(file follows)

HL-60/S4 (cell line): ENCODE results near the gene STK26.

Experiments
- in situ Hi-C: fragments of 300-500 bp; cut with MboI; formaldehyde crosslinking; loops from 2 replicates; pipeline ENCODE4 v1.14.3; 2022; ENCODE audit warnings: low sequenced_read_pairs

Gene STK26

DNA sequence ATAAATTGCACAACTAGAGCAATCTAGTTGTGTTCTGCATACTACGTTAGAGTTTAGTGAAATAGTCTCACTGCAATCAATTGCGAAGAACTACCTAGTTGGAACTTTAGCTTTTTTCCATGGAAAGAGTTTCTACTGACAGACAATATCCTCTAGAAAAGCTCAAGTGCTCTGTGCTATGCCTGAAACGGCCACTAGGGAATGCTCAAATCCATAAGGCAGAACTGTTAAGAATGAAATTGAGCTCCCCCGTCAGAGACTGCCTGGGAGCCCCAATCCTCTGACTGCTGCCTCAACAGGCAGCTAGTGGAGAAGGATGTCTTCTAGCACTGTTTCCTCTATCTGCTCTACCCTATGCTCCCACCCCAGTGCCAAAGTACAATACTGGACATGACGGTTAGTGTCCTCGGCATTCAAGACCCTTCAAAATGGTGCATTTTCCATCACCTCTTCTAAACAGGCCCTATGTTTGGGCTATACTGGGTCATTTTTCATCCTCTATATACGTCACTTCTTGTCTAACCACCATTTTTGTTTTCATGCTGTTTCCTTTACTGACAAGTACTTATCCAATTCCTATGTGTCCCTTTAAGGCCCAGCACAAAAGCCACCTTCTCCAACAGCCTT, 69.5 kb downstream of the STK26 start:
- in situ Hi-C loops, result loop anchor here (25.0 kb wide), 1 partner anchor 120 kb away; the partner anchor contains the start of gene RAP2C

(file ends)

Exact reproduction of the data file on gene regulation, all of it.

HL-60/S4 (cell line): ENCODE results near the gene STK26.

Experiments
- in situ Hi-C: fragments of 300-500 bp; cut with MboI; formaldehyde crosslinking; loops from 2 replicates; pipeline ENCODE4 v1.14.3; 2022; ENCODE audit warnings: low sequenced_read_pairs

Gene STK26

DNA sequence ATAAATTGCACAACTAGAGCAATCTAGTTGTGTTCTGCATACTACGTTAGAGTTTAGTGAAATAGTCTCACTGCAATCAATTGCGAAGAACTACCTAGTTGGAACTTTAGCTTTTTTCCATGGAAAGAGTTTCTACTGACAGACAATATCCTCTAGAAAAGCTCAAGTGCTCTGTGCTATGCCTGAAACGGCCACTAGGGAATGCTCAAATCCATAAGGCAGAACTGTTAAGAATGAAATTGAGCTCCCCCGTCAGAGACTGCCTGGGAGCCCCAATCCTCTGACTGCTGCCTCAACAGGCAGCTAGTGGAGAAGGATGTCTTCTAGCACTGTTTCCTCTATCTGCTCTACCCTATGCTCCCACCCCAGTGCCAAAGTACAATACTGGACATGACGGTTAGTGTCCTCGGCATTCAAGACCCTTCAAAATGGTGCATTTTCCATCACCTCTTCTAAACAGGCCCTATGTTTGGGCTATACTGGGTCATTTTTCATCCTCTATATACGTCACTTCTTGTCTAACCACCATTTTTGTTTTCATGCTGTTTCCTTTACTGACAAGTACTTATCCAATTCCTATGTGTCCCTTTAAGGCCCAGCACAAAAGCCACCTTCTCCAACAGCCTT, 69.5 kb downstream of the STK26 start:
- in situ Hi-C loops, result loop anchor here (25.0 kb wide), 1 partner anchor 120 kb away; the partner anchor contains the start of gene RAP2C